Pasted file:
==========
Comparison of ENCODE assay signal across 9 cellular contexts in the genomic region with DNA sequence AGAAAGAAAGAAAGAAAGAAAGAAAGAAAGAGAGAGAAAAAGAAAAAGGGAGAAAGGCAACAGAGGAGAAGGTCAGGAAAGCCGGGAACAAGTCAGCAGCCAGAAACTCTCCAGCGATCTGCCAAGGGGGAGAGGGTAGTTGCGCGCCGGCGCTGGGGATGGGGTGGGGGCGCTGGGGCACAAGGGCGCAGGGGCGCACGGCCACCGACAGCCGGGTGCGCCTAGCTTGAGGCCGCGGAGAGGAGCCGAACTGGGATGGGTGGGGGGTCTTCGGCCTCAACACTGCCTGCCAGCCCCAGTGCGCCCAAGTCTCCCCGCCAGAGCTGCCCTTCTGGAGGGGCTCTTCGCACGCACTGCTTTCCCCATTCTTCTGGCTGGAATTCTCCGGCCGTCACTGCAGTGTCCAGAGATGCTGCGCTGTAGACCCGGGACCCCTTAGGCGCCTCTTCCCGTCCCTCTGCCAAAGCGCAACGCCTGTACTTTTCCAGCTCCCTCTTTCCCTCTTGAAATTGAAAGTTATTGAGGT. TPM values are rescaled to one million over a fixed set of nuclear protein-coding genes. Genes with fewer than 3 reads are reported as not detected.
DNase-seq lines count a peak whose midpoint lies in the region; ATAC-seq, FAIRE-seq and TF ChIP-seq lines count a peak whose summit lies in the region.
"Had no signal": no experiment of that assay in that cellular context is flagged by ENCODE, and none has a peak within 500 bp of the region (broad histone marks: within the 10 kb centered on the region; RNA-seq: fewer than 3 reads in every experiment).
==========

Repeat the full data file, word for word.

Comparison of ENCODE assay signal across 9 cellular contexts in the genomic region with DNA sequence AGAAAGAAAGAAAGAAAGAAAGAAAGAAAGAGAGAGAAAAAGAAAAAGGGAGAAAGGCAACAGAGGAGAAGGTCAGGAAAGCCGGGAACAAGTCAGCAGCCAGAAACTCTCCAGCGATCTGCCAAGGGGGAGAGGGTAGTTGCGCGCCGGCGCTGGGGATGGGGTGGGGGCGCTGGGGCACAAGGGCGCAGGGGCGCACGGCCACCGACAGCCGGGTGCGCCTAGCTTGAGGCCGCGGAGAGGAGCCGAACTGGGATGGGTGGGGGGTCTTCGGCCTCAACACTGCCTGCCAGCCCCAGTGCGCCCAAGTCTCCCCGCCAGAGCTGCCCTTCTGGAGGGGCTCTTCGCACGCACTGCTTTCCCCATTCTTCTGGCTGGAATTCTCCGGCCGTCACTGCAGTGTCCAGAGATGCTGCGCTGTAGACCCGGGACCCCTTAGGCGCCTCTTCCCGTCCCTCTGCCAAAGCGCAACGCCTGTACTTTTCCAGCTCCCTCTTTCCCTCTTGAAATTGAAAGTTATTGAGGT. TPM values are rescaled to one million over a fixed set of nuclear protein-coding genes. Genes with fewer than 3 reads are reported as not detected.
DNase-seq lines count a peak whose midpoint lies in the region; ATAC-seq, FAIRE-seq and TF ChIP-seq lines count a peak whose summit lies in the region.
"Had no signal": no experiment of that assay in that cellular context is flagged by ENCODE, and none has a peak within 500 bp of the region (broad histone marks: within the 10 kb centered on the region; RNA-seq: fewer than 3 reads in every experiment).